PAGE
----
We also need to stop running behind capitalist services (I make this point everytime someone makes demands for a free alternative to Google Docs, that will invariably come up short and everyone will hate, when we have Etherpad, that is so pleasantly minimalist and doesn’t crash computers) and to accept that we are never going to reach them, precisely because we are doing things differently. We are not going to be the same but free, but autonomous, for that implies we’re playing under the same rules to become into the hetero-patriarchal capitalism, yet cool.
It’s not that the technical is neutral, and remains the same when the hands that wield them and the names we give them change. We need to build the free alternatives thinking in terms of free practices. And this involves to question what kind of practices are going to make us free.
We need to think from other analogies, which analogies are going to be ours, and under and with which ones we’re building and being built by our friends, the technologies.
To bring something from autonomous infrastructures for community networks, is that the latter have a strong experience on anonymity and privacy, as our every day resistance is against the process of cognitive work appropiation, meaning tracking, ad networks and Internet not as an independent cyberspace, but as a hostile land (like public space, according to security discourse).
Since we stand from digital self-defense, it becomes a matter of resistance. (And now I think of an analogy between autonomous infrastructure versus community networks and resistances versus autonomisms.) I can’t think, and I hope it’s because of my current ignorance, of any community network that is encrypting their connections, which is the lowest and the most effective level where we can ensure the inviolability of communications.
Everything that comes afterwards in terms of encryption protocols (HTTPS for web, GPG for e-mail, etc.) are nothing but horrible patches due to encryption at the IP level being tergiversed, complexized and expeled to other standards in such a way that no one want to implement them, including community networks.3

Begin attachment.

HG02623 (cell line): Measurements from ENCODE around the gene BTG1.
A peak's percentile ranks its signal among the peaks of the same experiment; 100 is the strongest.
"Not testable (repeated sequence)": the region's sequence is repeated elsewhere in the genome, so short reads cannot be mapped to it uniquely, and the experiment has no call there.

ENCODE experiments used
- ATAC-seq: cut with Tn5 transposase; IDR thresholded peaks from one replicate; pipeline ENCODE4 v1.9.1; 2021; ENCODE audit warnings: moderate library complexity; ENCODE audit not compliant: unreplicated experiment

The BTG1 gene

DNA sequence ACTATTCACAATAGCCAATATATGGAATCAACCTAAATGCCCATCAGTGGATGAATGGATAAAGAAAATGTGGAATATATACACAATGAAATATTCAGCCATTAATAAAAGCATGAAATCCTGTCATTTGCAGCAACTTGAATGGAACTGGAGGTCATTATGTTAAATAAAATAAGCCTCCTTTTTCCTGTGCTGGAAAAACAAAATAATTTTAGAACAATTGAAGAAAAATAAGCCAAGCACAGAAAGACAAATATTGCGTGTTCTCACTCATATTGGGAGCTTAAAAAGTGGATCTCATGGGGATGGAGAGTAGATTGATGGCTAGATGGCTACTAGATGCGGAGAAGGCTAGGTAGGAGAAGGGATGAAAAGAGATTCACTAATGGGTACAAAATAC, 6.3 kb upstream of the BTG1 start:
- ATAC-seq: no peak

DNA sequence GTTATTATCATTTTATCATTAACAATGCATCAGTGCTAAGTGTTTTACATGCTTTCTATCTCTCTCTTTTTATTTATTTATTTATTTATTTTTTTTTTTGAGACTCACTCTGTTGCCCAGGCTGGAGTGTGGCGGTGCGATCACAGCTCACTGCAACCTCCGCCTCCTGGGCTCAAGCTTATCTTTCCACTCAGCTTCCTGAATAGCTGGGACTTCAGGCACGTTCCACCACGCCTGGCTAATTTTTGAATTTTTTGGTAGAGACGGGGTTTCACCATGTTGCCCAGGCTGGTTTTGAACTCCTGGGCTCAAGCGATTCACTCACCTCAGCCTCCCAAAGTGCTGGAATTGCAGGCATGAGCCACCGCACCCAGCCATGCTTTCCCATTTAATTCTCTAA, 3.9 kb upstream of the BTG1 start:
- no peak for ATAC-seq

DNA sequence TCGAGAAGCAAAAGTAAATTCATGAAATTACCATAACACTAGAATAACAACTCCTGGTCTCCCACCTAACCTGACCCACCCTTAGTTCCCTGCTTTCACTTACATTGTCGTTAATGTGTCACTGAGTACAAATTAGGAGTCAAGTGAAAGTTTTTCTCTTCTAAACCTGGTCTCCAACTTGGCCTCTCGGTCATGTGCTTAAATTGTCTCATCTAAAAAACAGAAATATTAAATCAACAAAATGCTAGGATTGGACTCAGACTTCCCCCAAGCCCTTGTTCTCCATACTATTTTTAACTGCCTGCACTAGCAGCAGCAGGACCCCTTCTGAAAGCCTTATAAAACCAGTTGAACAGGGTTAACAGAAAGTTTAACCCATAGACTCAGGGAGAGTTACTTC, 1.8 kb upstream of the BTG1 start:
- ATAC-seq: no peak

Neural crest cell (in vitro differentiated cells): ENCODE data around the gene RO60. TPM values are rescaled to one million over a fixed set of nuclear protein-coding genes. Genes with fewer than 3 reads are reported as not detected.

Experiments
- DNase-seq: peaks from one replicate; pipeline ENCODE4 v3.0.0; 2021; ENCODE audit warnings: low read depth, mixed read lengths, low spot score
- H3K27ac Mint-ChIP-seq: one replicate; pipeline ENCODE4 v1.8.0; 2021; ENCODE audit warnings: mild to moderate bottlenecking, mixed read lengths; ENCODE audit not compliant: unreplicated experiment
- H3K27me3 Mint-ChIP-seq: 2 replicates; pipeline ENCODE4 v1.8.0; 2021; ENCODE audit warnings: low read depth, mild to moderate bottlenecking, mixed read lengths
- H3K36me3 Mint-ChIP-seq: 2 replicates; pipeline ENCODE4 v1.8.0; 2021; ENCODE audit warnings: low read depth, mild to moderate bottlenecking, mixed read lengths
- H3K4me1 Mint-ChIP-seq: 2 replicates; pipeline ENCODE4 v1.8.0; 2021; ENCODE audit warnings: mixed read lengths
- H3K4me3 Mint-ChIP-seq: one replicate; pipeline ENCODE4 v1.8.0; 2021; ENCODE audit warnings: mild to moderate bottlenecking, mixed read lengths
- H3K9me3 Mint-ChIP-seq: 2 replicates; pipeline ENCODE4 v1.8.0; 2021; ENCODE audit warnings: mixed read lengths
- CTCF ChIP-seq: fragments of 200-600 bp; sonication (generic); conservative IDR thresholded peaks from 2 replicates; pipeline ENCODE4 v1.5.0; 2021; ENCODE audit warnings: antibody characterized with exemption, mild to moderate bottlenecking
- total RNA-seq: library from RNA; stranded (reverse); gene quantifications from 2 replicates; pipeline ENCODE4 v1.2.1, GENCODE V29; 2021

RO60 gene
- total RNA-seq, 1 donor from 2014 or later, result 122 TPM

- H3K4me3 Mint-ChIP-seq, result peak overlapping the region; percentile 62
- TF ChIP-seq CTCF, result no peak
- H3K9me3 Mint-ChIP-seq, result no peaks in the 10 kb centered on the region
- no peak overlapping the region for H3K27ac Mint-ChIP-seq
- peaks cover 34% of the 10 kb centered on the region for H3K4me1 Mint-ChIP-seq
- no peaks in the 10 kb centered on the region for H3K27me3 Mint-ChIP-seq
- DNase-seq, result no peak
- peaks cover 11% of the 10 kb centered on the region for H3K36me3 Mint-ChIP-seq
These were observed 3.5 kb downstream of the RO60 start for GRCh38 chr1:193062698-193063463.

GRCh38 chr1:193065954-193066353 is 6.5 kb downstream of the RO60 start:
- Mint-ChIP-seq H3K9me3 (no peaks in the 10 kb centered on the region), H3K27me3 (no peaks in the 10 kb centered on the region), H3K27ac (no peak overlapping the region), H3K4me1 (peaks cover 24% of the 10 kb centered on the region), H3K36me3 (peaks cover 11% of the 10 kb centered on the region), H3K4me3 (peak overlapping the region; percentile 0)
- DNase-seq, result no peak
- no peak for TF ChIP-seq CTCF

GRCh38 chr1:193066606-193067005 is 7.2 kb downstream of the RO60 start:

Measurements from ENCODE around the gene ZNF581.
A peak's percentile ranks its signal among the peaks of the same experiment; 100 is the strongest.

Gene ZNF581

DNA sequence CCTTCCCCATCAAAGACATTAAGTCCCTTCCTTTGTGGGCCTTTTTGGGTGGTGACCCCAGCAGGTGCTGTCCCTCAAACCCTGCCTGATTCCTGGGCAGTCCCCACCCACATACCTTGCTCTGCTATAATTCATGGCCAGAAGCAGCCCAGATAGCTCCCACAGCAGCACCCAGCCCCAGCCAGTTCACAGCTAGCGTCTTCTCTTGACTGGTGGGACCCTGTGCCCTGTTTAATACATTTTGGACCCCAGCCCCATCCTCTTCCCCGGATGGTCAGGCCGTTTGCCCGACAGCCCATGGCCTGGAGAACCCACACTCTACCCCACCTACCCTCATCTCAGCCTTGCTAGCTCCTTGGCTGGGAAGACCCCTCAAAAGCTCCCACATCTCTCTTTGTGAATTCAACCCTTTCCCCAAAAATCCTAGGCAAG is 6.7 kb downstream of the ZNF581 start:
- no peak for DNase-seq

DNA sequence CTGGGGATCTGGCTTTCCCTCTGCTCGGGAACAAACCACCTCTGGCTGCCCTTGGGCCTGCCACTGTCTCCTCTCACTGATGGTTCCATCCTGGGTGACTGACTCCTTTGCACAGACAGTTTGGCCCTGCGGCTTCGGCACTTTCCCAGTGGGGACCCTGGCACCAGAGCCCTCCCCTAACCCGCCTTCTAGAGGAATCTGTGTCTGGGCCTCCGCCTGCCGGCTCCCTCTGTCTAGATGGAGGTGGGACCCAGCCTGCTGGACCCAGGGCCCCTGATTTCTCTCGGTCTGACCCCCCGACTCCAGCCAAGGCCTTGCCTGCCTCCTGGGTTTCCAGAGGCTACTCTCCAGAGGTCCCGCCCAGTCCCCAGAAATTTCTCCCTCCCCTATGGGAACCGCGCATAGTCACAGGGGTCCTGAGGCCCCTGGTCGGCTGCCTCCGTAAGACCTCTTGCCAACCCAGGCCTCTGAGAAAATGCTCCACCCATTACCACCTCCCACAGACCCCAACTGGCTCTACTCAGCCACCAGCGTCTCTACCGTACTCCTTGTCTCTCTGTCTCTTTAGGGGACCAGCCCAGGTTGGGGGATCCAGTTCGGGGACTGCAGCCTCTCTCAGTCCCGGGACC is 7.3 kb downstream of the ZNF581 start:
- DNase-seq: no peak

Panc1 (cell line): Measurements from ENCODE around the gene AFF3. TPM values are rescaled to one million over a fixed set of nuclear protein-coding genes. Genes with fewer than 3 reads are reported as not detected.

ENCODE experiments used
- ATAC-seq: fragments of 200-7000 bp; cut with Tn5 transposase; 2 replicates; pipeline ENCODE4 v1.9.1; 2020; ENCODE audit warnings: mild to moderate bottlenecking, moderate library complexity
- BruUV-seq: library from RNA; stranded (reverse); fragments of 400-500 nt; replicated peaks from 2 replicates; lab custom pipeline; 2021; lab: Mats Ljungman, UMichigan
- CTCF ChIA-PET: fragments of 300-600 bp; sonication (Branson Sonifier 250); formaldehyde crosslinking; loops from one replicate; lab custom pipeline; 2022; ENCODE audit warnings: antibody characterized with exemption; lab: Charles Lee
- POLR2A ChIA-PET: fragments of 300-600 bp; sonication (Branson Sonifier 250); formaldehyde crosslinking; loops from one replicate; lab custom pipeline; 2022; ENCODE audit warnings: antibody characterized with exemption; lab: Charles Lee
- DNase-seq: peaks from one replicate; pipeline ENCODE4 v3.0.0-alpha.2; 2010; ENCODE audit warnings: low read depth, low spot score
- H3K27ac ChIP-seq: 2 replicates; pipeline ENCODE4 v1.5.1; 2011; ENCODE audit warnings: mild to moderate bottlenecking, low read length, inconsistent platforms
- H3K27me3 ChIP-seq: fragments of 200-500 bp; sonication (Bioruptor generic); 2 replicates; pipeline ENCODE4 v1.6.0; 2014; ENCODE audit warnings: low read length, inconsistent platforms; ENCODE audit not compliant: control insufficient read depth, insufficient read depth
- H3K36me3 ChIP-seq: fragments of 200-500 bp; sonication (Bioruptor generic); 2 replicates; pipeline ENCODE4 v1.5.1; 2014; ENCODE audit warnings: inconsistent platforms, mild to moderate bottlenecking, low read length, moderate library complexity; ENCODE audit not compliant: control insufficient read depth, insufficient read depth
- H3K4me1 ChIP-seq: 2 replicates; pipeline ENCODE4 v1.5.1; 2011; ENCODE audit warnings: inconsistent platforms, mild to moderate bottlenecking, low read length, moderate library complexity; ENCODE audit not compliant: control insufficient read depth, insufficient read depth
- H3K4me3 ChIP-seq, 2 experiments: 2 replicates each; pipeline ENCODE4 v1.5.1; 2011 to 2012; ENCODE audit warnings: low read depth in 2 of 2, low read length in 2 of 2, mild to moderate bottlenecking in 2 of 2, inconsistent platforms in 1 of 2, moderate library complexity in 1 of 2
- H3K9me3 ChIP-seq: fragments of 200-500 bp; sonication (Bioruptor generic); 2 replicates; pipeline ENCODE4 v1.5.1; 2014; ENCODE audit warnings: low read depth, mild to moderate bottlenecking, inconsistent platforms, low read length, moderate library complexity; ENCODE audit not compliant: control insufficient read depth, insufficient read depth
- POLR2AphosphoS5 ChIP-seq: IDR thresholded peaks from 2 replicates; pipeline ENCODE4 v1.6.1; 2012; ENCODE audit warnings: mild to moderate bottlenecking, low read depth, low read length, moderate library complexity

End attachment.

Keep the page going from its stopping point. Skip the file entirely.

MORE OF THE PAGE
We only need a certificate and an IPv6 address to claim a distributed cyberspace for ourselves, said Kleiner4 and Roca5 separately. In political terms rather than technical, this would mean every computer would connect into the cyberspace as equal to any other, and at the same time their communications couldn’t be tampered by any third one. To everyone according to their need, from everyone according to their ability, in a kinky cyborg communism where servxr-client roles are interchangeable, or in less kinky ways, in a network we’d want made of nodes instead of immutable hierarchies. And for this we also need other ISP’s and other bandwidths.
The approach proposed by distributed technologies seems adequate. Instead of reproducing centralization in smaller ways (in physical servxrs at different scales, but servxrs nevertheless), distribution ensure information moves and lives in multiple points, individually intermitent, but collectively enabling better permanency. Having suffered the disappearence of the pirate’s collective memory6 due to centralization in a single computer, it looks like a sound strategy.
I also find interest in a process of reappropiation and resignification of technologies that we assume centralized and we can think of as a playful exploration instead of a set of issues in need of solving. I think on e-mail, without the vast amount of patches made to the measure of big providers, that in its basic elements is was from start a way of communication between intermittently connected nodxs. I won’t extend on this because I talked about this in other places7. We can’t never subestimate the bandwidth of a compa carrying a backpack full of DVDs (a techno-chaski!) or an Ethernet cable when WiFi is being stubborn.
Some time ago we were asking ourselves how would feminist cryptography would look like, not to solve the problem per se, but to manifest that even the most allegedly neutral techniques embed the politics of others. When is it going to ours’ turn?
I often joke that programmers are like plumbers, because no one ever likes what the previous one did. Also in this analogy there’s something poetic, on styles of approaching technical challenges vis a vis the productive (pre)potency of taylorization/containerization.
Some recommended readings:
- Queríamos libertad en la nube y lo único que conseguimos fue una web más compleja
- Necesitamos interfaces que nos hagan libres
- Nuestra Internet es de jardines inconexos
- Of flying cars and the declining rate of profit
- Turing-complete user
- El Software-martillo
- Technological Disobedience
- La revolución como problema técnico
- Decimos revolución
I say cisadmin instead of sysadmin to not only show it as a gendered toil, with a strongly surly and male mythic figure, but also authoritarian and violent, from which we can start to think of other ways of admining. ↩
Internet grannies tell us that when they wanted to embed point-to-point encryption to the Internet protocol, NSA became really worried and set to break down those efforts by promoting a standalone standard called IPSec. ↩
I couldn’t find the reference… ↩